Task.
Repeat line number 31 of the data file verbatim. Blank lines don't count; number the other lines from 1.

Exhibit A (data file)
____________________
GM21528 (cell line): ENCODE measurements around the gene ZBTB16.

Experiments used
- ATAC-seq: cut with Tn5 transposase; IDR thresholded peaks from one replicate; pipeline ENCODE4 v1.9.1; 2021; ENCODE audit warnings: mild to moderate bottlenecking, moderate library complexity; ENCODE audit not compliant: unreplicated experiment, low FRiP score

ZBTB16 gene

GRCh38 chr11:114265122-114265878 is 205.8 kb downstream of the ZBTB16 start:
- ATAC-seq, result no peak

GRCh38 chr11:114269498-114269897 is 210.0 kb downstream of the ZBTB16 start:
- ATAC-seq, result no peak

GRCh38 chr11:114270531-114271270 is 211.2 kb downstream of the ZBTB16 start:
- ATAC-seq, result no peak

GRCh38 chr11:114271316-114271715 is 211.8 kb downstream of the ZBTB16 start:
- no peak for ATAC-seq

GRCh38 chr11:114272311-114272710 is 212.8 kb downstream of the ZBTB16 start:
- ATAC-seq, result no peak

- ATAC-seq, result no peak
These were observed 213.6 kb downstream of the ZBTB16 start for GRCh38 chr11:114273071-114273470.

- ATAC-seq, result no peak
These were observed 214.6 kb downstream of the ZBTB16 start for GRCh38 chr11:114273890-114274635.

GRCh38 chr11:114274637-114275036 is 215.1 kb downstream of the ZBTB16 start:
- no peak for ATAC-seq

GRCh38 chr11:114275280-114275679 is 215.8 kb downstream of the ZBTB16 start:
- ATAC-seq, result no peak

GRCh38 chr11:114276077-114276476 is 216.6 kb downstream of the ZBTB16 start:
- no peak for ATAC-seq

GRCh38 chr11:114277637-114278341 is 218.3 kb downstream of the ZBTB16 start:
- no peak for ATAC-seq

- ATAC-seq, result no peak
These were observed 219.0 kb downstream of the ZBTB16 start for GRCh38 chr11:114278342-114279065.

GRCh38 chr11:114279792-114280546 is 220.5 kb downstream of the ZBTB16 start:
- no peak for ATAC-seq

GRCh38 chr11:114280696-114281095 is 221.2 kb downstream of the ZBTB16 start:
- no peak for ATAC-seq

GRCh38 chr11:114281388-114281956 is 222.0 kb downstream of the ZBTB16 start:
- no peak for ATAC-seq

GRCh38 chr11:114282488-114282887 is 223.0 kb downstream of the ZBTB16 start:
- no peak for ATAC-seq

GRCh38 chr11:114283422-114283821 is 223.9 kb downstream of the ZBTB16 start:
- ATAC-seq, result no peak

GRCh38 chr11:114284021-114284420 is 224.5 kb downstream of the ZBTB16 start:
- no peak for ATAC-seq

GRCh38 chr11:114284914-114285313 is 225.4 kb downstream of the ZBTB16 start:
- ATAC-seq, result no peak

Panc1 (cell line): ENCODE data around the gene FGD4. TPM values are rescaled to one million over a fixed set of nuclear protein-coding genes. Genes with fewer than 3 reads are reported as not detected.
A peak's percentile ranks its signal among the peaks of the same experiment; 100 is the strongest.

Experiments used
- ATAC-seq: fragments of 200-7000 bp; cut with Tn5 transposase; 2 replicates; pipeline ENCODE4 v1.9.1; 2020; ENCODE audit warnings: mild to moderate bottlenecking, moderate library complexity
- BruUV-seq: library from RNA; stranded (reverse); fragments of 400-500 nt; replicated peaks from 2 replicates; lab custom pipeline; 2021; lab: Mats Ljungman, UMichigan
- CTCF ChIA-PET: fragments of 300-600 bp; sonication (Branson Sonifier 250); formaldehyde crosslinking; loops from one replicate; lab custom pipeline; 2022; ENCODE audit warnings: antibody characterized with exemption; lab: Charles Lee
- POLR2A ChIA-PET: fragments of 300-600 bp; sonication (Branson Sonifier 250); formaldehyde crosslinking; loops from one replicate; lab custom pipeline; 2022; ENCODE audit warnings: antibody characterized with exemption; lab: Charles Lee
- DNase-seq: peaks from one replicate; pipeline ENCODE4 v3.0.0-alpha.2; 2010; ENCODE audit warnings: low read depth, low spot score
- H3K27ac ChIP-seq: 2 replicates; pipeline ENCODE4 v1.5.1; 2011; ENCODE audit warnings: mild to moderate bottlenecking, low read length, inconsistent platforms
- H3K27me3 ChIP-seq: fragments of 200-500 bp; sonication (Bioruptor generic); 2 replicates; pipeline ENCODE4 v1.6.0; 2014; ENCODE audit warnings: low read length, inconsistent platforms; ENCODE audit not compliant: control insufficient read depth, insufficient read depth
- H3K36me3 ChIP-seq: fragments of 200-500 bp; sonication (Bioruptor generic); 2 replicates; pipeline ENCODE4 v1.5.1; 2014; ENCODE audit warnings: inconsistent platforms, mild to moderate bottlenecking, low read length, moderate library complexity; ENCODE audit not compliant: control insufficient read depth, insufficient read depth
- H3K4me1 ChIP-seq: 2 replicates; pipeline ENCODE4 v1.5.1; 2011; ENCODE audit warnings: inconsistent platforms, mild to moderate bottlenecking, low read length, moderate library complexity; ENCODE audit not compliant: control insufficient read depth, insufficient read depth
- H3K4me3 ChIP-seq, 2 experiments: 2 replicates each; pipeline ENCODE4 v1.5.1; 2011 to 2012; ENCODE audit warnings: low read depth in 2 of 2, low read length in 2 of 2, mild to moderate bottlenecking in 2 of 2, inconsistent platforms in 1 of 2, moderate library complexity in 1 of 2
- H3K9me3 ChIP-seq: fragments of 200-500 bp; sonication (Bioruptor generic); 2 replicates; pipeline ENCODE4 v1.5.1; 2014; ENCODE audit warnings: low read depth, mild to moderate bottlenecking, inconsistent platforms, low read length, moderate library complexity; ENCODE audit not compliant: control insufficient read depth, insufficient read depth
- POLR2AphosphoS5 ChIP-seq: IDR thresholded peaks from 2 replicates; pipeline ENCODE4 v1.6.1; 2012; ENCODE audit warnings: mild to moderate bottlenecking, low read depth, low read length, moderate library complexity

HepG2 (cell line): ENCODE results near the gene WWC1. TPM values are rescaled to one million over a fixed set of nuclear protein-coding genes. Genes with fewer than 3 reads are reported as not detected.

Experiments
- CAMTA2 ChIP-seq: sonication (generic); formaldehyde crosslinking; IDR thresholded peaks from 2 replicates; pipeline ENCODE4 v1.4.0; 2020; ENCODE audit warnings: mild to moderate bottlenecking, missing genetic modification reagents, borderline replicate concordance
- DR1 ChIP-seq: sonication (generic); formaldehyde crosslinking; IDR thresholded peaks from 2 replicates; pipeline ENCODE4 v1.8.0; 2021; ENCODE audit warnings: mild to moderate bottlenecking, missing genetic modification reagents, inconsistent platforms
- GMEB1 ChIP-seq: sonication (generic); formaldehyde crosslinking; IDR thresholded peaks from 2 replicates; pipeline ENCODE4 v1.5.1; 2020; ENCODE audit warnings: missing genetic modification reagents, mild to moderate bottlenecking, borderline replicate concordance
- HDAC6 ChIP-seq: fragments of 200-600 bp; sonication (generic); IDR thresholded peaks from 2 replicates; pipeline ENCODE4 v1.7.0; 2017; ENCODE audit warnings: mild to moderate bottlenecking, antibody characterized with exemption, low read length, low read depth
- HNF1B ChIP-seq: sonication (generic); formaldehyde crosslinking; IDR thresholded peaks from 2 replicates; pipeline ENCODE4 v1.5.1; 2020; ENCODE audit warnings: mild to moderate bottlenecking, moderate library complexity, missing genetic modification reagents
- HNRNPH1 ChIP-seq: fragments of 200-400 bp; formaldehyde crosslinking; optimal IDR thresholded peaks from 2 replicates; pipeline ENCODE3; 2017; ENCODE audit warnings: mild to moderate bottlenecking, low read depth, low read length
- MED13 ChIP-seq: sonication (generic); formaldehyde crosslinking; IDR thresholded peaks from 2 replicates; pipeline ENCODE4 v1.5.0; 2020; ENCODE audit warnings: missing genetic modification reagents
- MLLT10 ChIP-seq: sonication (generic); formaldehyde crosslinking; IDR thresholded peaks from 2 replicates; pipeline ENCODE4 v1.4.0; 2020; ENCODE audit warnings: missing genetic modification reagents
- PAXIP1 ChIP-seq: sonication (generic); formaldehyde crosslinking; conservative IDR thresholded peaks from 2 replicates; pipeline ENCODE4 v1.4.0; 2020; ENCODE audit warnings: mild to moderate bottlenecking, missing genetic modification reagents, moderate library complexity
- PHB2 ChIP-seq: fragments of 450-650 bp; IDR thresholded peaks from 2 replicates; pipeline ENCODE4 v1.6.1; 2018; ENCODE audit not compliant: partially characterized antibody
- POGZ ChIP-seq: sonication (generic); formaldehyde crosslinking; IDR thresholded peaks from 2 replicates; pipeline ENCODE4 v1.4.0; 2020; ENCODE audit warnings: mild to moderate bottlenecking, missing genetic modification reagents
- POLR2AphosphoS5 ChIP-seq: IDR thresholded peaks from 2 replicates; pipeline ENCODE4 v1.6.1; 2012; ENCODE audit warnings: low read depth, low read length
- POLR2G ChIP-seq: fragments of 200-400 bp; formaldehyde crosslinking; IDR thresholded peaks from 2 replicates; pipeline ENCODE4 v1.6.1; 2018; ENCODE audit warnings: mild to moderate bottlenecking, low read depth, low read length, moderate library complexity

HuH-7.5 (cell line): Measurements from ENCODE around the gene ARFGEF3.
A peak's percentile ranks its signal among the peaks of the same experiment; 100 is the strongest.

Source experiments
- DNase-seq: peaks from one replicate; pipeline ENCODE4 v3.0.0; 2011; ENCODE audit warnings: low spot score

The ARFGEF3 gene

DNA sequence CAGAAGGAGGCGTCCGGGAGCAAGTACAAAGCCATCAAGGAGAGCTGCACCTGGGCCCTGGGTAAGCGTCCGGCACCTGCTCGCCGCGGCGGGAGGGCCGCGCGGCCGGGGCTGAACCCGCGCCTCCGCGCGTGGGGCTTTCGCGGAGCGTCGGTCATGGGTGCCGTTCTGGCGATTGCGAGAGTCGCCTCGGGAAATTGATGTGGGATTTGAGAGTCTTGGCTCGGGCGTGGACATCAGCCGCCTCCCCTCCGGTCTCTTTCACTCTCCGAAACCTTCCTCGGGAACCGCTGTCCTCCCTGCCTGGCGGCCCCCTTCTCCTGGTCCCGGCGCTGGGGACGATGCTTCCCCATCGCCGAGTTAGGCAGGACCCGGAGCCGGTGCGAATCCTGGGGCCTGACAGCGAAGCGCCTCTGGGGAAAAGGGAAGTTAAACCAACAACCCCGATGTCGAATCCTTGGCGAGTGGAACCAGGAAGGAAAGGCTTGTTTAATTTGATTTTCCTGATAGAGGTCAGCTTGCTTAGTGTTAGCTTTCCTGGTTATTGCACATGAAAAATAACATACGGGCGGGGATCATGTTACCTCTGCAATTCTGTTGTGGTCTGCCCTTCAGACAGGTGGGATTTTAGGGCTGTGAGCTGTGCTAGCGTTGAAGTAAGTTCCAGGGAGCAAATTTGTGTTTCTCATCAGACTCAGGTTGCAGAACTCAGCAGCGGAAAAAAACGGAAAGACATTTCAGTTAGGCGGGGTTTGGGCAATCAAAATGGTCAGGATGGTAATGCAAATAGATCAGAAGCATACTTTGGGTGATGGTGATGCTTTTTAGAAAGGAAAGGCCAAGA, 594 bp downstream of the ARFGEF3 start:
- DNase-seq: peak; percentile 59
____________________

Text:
GRCh38 chr11:114280696-114281095 is 221.2 kb downstream of the ZBTB16 start: